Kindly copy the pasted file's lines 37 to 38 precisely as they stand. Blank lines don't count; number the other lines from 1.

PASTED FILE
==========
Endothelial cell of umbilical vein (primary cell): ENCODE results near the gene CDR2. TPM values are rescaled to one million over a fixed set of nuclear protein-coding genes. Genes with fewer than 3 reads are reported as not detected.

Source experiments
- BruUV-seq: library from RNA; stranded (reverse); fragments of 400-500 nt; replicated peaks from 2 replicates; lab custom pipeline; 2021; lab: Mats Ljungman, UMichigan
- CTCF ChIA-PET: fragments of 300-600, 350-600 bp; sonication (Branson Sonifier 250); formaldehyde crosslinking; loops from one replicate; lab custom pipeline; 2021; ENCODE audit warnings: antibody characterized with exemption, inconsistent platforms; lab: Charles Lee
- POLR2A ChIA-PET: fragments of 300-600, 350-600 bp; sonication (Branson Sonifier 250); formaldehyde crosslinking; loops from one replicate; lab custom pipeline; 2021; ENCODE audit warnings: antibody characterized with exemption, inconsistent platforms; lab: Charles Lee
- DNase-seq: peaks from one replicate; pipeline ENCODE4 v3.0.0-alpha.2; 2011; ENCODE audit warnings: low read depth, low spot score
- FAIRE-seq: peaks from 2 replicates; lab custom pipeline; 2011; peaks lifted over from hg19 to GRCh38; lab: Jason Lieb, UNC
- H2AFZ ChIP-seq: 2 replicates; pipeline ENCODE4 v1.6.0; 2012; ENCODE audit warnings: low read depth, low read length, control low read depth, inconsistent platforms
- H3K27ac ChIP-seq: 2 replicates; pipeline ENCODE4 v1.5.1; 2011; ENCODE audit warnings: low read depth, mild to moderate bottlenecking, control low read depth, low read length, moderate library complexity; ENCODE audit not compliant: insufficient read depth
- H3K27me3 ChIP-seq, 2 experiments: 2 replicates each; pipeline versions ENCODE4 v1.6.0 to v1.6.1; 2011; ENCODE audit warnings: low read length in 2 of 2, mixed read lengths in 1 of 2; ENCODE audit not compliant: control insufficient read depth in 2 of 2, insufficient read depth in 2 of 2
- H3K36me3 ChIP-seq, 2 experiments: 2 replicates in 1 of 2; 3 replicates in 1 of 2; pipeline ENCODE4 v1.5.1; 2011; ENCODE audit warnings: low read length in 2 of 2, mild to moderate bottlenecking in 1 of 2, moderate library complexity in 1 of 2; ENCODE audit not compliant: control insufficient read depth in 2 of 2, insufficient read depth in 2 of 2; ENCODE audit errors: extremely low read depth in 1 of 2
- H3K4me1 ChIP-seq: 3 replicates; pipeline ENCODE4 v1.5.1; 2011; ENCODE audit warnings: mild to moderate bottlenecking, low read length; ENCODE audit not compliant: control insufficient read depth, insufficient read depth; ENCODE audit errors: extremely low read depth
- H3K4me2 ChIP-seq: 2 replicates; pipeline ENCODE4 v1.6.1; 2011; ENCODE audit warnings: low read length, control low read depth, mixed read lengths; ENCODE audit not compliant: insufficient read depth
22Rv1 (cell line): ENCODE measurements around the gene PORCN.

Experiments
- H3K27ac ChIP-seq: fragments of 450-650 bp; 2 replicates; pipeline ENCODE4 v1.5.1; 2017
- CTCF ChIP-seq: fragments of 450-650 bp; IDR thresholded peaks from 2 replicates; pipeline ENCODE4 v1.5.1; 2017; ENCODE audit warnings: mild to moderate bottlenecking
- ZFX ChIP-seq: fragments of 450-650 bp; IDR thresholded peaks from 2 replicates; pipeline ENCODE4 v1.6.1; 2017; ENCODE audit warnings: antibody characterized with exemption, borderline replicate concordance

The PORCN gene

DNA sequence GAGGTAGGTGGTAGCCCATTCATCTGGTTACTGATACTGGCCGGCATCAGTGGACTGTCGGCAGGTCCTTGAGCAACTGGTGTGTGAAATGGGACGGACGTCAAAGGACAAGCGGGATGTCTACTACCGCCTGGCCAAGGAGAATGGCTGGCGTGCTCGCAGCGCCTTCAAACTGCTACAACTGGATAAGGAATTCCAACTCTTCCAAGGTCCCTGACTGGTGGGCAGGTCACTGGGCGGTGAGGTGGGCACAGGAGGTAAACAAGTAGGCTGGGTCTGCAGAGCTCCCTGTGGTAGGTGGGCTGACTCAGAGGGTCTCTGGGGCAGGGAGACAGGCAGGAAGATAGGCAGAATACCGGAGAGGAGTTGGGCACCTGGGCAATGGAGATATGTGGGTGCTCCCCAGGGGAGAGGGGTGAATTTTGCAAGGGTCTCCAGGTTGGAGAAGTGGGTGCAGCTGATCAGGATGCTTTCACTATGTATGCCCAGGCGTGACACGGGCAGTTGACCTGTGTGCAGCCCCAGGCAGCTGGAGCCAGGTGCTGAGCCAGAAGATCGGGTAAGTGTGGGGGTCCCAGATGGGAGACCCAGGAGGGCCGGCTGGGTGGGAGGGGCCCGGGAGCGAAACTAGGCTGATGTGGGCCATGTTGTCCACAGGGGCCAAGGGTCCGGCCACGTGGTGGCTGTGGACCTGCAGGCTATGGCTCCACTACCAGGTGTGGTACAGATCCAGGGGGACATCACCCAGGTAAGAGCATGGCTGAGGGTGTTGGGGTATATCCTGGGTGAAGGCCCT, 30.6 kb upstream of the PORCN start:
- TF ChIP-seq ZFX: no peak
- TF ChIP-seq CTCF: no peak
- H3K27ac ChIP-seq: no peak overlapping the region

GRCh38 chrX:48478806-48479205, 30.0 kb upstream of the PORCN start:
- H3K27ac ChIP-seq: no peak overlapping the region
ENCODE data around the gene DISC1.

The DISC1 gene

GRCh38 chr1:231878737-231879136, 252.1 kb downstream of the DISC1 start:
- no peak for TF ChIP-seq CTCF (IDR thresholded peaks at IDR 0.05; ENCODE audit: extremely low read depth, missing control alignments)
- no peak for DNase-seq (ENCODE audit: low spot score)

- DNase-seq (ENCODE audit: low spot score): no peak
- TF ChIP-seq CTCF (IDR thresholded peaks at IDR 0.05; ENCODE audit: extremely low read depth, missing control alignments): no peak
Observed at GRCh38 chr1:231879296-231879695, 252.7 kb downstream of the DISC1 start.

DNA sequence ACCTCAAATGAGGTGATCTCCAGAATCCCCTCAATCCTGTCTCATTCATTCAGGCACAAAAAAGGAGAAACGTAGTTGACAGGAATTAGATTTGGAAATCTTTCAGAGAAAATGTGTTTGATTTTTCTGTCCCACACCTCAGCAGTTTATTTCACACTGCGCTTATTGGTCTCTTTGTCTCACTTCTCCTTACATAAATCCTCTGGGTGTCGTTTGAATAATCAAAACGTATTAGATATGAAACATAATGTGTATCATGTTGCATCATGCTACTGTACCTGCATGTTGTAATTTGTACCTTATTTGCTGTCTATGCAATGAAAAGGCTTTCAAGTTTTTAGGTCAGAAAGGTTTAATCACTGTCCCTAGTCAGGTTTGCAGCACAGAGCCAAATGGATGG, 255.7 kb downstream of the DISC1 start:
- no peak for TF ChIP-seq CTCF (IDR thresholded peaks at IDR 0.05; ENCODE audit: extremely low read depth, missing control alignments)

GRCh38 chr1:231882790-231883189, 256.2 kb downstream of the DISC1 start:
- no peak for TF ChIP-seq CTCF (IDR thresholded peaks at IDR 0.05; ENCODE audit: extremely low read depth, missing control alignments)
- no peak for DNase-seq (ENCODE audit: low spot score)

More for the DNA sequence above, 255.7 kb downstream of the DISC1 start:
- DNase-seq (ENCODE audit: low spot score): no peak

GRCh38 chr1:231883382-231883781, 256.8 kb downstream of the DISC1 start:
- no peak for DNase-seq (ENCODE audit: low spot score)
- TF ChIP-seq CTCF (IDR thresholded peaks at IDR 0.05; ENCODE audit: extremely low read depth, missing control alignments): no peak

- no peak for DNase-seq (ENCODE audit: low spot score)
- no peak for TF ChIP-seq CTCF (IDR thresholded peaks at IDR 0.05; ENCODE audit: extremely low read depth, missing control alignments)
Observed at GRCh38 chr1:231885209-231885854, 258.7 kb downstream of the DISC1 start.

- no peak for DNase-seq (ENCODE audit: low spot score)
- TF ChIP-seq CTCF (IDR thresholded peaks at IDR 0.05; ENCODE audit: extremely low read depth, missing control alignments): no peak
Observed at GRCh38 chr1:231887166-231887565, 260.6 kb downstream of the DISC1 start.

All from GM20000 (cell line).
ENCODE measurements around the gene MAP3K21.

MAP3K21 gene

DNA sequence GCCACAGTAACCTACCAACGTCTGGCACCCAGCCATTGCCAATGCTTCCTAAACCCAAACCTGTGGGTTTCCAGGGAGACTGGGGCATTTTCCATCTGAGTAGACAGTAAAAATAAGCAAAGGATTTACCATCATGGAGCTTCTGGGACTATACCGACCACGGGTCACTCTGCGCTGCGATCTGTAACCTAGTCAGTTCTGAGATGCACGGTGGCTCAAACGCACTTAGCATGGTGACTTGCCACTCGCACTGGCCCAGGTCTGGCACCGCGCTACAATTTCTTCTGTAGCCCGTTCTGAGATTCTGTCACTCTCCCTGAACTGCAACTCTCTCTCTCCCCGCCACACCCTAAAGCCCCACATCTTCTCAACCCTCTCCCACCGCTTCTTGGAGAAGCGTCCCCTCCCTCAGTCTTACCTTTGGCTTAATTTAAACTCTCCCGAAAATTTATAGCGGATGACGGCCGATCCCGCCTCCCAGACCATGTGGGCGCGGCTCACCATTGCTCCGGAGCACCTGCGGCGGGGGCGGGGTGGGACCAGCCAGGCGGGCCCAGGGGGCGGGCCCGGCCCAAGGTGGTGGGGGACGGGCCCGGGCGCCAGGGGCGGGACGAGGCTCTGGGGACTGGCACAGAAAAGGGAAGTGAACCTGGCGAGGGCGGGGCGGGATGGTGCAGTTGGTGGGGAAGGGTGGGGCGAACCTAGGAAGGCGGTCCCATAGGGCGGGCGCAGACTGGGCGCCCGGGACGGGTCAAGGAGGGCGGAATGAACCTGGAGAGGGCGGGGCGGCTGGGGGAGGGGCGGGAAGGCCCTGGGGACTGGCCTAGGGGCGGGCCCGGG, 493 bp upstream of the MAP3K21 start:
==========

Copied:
- no peak for TF ChIP-seq CTCF (IDR thresholded peaks at IDR 0.05; ENCODE audit: extremely low read depth, missing control alignments)
- no peak for DNase-seq (ENCODE audit: low spot score)